Prime Minister: Norfolk people have been listened to over King’s Lynn incinerator decision...and don’t blame Eric

British Prime Minister David Cameron arrives for a meeting of European Conservatives ahead of an EU

British Prime Minister David Cameron arrives for a meeting of European Conservatives ahead of an EU summit in Brussels on Thursday, March 20, 2014. The EU Commission president wants a two-day summit of European Union leaders to center on boosting the fledgling government in Kiev rather than focus exclusively on sanctions against Russia over its annexation of Ukraineís Crimea peninsula. (AP Photo/Geert Vanden Wijngaert) - Credit: AP

Norfolk people have been listened to over the King's Lynn incinerator, David Cameron has said as he defended the government's role in the fiasco.

The Prime Minister said he was pleased with the recent decision to scrap the controversial project as there was 'huge unrest and unpopularity', but gave few assurances that a central government bail out would be coming Norfolk's way.

Council leader George Nobbs has laid the blame for the failed project at the door of Eric Pickles, claiming the lack of decision had been a real game changer. But Mr Cameron leapt to his defence yesterday saying it was not fair.

He said that while Whitehall would consider a request for funding help to pay the multi-million pound break clause bill, it had been Norfolk County Council's decision to go ahead and to then scrap it.

He refused to be drawn on whether the project should have been scrapped by the last Conservative county council administration in the aftermath of the overwhelming rejection of the plans in a 61pc turnout referendum, adding that is was not a matter for him to comment on.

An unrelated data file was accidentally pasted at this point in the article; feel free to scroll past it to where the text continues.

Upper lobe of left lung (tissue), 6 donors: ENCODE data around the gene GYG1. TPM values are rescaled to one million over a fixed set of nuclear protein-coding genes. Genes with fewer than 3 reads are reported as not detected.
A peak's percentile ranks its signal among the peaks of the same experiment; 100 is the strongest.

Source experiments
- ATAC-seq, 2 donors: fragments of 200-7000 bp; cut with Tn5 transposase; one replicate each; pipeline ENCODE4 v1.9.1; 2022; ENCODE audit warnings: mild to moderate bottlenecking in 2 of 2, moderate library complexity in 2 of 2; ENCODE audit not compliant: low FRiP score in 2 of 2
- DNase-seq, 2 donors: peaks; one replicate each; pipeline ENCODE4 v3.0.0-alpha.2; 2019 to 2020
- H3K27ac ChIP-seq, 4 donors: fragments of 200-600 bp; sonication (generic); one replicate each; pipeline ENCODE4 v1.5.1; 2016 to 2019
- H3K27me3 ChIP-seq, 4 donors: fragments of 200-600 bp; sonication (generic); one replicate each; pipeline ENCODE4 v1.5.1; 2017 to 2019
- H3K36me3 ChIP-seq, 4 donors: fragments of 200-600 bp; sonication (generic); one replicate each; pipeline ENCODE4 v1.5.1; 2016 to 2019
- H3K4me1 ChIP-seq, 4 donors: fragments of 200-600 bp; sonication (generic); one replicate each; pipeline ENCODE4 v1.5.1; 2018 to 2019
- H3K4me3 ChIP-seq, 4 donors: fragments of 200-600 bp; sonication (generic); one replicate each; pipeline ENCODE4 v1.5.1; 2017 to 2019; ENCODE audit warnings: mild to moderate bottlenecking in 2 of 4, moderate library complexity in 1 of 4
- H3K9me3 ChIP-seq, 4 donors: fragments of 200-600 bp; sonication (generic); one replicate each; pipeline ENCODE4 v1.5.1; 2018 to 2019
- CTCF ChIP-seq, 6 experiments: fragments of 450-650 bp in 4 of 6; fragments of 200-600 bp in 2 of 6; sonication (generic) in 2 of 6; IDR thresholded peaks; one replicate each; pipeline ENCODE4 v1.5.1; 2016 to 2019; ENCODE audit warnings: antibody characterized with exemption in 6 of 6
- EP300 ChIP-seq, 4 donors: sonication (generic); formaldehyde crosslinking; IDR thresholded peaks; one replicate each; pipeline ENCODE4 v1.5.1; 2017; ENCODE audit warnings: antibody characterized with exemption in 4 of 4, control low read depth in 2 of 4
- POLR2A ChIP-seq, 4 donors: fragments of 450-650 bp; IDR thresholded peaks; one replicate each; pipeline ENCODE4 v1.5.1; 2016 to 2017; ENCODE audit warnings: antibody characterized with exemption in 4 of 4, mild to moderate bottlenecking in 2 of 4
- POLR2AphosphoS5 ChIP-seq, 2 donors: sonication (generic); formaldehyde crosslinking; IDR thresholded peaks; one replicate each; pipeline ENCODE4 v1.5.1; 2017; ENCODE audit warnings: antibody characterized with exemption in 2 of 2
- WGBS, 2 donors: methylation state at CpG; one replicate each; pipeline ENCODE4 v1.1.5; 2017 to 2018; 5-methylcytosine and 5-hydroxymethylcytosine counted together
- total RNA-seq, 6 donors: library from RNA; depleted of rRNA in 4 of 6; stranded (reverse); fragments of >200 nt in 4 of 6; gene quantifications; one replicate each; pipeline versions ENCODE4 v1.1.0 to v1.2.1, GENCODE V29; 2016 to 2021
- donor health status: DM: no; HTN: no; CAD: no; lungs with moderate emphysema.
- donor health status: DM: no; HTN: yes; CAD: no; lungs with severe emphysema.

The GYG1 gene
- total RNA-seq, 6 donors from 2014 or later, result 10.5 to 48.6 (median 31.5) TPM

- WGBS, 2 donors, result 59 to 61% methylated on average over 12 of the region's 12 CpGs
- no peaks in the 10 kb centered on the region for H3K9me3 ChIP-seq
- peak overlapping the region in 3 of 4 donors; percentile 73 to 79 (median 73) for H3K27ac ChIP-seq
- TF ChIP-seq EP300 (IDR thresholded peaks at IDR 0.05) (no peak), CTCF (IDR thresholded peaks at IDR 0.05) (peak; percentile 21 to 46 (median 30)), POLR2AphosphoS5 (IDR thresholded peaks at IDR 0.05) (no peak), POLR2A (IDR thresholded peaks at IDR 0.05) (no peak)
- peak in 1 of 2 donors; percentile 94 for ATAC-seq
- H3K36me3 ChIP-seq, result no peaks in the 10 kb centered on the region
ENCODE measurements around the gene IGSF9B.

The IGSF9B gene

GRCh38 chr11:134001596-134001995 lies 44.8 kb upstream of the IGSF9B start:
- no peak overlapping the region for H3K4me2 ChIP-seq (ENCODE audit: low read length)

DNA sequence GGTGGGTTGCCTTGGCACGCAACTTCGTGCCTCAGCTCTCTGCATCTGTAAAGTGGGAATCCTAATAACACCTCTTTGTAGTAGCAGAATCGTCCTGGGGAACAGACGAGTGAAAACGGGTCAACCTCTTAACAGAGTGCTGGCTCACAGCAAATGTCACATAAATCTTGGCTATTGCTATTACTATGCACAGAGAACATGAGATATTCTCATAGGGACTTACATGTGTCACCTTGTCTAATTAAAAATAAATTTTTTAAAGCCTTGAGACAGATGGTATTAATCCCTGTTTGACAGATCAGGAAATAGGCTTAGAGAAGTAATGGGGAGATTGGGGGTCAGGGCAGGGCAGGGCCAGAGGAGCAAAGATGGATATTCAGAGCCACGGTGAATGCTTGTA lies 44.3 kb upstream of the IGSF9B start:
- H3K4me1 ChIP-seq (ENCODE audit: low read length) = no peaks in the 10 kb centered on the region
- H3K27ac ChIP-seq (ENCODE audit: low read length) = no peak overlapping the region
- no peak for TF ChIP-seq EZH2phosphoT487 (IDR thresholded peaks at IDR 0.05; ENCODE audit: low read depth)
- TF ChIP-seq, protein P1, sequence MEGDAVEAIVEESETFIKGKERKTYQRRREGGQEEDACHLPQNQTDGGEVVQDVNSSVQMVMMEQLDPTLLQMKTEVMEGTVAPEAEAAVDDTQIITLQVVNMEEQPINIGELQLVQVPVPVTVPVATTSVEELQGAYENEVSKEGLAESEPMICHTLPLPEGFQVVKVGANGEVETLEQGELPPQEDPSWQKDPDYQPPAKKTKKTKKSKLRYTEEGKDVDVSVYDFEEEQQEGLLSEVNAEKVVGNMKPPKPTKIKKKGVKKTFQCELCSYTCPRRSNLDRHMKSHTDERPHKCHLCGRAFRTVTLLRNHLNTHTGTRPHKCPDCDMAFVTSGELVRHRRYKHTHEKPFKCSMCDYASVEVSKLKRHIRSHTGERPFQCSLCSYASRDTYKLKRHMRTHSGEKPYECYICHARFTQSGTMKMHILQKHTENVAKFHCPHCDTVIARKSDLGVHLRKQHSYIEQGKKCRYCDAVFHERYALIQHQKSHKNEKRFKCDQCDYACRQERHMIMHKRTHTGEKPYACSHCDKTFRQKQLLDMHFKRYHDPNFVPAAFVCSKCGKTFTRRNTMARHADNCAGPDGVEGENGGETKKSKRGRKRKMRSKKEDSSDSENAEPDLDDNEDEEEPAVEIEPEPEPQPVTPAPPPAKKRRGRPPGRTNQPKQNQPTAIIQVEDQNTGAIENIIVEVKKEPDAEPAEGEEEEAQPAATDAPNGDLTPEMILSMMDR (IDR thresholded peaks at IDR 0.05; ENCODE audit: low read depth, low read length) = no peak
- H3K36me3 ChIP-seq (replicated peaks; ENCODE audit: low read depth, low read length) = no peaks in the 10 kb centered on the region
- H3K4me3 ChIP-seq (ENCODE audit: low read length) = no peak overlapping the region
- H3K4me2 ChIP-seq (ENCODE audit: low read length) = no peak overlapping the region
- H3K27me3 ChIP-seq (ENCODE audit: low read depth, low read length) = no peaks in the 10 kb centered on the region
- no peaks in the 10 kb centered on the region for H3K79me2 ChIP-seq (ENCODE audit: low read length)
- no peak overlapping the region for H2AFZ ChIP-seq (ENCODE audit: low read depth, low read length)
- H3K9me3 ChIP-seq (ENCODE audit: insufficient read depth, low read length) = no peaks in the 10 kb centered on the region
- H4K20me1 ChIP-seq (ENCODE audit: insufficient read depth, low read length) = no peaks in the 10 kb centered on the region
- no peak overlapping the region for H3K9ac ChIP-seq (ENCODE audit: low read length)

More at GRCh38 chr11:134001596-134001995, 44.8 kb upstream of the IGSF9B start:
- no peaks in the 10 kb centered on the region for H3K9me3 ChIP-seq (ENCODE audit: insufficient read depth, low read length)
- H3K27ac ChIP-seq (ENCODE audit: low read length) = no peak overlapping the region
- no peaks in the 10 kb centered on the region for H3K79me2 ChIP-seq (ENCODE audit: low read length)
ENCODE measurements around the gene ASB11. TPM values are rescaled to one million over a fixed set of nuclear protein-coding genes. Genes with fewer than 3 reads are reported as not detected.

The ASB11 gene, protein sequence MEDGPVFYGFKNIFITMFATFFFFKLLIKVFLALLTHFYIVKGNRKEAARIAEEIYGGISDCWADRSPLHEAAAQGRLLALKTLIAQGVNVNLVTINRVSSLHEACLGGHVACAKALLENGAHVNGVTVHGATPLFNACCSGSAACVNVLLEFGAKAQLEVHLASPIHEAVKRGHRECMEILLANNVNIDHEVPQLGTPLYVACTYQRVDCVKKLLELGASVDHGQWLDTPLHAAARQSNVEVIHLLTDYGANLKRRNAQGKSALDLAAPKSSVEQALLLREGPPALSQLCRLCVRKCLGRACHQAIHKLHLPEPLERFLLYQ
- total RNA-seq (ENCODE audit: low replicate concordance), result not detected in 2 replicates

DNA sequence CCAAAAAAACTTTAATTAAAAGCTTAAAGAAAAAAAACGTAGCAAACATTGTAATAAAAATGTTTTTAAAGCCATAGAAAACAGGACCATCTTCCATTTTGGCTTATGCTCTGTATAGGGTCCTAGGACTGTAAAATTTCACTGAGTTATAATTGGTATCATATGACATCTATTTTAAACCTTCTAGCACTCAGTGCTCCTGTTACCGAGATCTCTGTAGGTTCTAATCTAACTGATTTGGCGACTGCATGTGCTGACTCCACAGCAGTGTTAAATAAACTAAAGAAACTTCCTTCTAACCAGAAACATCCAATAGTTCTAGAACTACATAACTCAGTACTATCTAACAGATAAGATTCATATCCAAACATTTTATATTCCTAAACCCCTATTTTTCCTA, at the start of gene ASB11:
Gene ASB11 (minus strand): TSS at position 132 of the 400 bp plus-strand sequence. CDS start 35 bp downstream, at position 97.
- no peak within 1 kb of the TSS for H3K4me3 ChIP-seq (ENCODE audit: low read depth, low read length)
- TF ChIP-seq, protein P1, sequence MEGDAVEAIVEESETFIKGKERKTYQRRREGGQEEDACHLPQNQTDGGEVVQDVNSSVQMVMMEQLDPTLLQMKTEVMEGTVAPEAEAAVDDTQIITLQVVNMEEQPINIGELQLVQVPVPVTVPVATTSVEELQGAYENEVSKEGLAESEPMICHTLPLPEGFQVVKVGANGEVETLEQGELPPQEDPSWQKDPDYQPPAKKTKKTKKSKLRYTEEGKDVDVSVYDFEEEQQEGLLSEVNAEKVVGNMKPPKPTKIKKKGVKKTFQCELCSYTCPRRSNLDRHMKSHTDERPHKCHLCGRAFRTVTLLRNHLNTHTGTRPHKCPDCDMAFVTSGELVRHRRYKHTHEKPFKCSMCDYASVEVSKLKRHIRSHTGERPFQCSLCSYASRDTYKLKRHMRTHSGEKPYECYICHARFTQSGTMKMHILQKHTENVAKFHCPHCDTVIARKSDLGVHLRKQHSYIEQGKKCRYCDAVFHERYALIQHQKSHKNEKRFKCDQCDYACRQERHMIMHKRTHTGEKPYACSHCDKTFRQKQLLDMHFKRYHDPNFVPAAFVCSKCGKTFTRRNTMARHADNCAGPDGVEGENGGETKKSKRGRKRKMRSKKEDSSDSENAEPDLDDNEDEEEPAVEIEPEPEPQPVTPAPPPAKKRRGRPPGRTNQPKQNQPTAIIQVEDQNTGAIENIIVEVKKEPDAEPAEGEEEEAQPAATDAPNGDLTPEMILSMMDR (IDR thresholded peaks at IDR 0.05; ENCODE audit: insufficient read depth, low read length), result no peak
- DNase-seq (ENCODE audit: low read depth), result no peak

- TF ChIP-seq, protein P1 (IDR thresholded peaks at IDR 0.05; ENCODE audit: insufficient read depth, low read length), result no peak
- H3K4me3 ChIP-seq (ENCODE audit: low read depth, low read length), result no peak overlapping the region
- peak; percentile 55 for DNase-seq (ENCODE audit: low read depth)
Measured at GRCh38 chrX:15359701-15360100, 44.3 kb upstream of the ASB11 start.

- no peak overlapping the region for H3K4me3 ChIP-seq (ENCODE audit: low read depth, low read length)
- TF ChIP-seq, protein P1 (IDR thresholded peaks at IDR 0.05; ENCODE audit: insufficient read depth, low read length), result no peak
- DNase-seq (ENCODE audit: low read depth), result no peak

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'This decision has only been made very recently. I am pleased with the outcome because I know how hard people like Henry Bellingham worked to represent the views of local people. The government decision on the funding of the scheme was very clearly set out that this was no longer necessary for national needs and it was right not to make available that funding. We were very clear on that decision.

'I don't think it is fair to criticise Eric Pickles' department. In terms of planning you have to go through the proper processes, you have to follow every procedure of you get judicially reviewed. The point about this programme is there was huge unrest and unpopularity in Norfolk about it. It is right that people have listened to that.

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'That is what happens in a democracy, we govern by consent. We make sure that people's voices are heard.'

He said that while obviously the Department for Communities and Local Government would consider a request for help, in the end it was a decision, potentially taken by Norfolk County Council, to go ahead and it was also its decision not to go ahead.

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